Naxalism continues to pose a significant challenge. Seven states are experiencing different levels of intensity of this problem. However, nearly 80% of Naxal violence is taking place in less than 30 Districts and many of these are close to the inter-State boundaries. There are indicators about increase  in the number of trained and armed cadres, reorganisation of military potential for formation of new battalions, and the creation of well-developed indigenous capacity for accretions to their arsenal. Confidence levels of the Maoists are exhibited in their ability to move in larger formations, hold Jan Adalats, obstruct thoroughfares, and recover levies. Jan Militia cadres  are increasingly integrated into the armed forays of Naxal groups. On its part, the Union Government is 5 committed to providing every support required by the State Police Forces, and that is being done in a liberal way.

The approach of Central Government is to deal with Left Wing Extremism in a holistic manner, in the areas of security, development, good governance and public perception management. The Central Government is committed to deal firmly with Left Wing Extremism groups indulging in crime and violence. 

The overall objective being to uphold the law of the land, provide security of life and property and  provide a secure environment for development and economic growth.

With respect to security related interventions, the Government of India provides financial assistance to States under various schemes like the Security Related Expenditure (SRE) Scheme, Special Infrastructure Scheme (SIS), the Fortified Police Station Scheme, etc. 

In addition, the Government of India has also deployed 81 Battalions of Central Armed Forces (CAPFs)to assist the State Governments.

In the development related interventions, the Government of India is implementing the Integrated Action Plan (IAP) in 82 districts of India. This is a specific scheme to address Left Wing Extremism problem with focus on creating public infrastructure and services. The implementation of this scheme at the State level has been extremely encouraging in most of the 6 Left Wing Extremism affected States. Also, an ambitious Road Requirement Plan-I to develop a total road length of 5477 kilometres in 34 most Left Wing Extremism affected districts is under  progress. This scheme is being implemented at a total cost of Rs 7300 crores. The Planning Commission also has a mechanism to monitor implementation of flagship schemes in  Integrated Action Plan districts.

The Left Wing Extremism affected States need to improve the police-population ratio, strengthen the intelligence set-up, raise Special Forces to deal with Left Wing Extremism and enhance the state police budget by making adequate provisions for equipment, weaponry, mobility, communication, training, police station buildings including housing and forensic science.

You need to design operational strategies for optimal use of all resources. Central Armed Police Forces, particularly the CRPF, have developed tactics to deal with the threat posed by Naxals, particularly those that intend to operate close to inter-State boundaries. I would appeal to you to make use of this potential. The States should also give priority to effective implementation of developmental schemes leading to all-round development of Left Wing Extremism  affected areas, for a permanent solution to this problem.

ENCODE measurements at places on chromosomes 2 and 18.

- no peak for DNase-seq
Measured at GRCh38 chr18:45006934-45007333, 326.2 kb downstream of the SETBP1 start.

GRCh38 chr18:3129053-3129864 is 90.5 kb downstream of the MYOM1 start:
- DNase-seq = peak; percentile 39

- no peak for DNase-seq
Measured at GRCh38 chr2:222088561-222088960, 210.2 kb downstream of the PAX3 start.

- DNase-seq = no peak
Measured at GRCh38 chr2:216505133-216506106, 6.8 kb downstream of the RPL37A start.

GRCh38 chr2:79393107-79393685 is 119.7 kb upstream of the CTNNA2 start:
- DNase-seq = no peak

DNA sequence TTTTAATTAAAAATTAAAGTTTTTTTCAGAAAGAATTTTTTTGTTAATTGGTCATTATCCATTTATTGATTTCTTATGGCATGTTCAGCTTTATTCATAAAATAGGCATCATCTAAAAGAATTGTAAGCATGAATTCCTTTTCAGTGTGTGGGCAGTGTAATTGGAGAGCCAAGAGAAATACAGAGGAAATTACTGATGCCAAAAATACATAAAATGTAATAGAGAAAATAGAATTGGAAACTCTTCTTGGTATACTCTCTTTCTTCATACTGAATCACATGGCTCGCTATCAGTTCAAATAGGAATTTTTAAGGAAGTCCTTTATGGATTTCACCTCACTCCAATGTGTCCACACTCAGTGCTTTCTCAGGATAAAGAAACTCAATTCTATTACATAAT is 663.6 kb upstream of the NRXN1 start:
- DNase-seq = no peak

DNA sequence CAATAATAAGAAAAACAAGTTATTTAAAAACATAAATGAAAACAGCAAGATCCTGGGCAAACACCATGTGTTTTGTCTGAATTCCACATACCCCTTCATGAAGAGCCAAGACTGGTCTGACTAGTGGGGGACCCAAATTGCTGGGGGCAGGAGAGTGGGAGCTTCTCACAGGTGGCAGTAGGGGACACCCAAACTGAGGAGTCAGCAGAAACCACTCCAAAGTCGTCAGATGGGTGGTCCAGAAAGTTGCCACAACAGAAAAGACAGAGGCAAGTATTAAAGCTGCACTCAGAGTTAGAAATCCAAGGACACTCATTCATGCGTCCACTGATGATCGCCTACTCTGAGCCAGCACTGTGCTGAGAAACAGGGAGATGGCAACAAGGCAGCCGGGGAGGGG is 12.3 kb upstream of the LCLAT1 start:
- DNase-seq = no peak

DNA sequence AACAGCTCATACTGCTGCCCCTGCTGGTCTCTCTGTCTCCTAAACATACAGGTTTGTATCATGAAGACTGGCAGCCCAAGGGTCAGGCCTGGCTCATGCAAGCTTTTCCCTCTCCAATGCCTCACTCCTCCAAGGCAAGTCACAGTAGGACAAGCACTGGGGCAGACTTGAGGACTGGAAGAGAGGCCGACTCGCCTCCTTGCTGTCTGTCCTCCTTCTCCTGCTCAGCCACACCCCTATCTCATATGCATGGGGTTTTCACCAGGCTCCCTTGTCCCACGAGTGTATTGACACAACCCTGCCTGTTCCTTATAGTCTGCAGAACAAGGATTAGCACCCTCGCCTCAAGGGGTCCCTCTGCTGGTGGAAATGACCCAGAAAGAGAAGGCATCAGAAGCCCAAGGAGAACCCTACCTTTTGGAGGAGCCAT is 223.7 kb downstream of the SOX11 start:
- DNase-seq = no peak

The security situation, by and large, in the North Eastern States has been improving because of the multi-pronged strategy  adopted by the Central Government towards the demands of the  insurgent groups operating in the region. The insurgent groups are gradually realizing that the Central Government is serious about elevating the socio-economic status of the ethnic groups in the North Eastern States and providing funds through DONER and other infrastructural Ministries in the Central Government for the overall improvement of  the North East in infrastructure, communication and connectivity. 

Such confidence building measures over the years have induced more and more ethnic groups to come forward to shed violent means and to find solution to their problems through negotiations. 

The Government is also strengthening the dispute resolution mechanism in the region. 

Notifications for setting of  High Courts in Manipur, Meghalaya and Tripura have been issued. More focussed administrative efficiency is also likely to be put in place by North Eastern Areas Reorganization (Amendment) Bill, 2011 to enable separation of All India Services Cadre of Manipur and Tripura.

However, it is unfortunate that the recent violence caused by the ethnic Groups in Assam has been given communal colour and has resulted in heavy loss of lives and displacement of people to relief camps. I am happy to note that normalcy is restoring  to Assam gradually and people are going back from relief camps to their native places due to security arrangements made by the  State Police in vulnerable areas. I would request the State Governments to take all possible measures to prevent recurrence of such incidents in future. 

Recent months saw an increase in communal incidents in the country, specially in the states of Uttar Pradesh, Madhya Pradesh and Maharashtra as compared with the same period last year. However, the communal situation in the country by and large withstood the attempts made to provoke communities by various fundamentalist groups/organisations.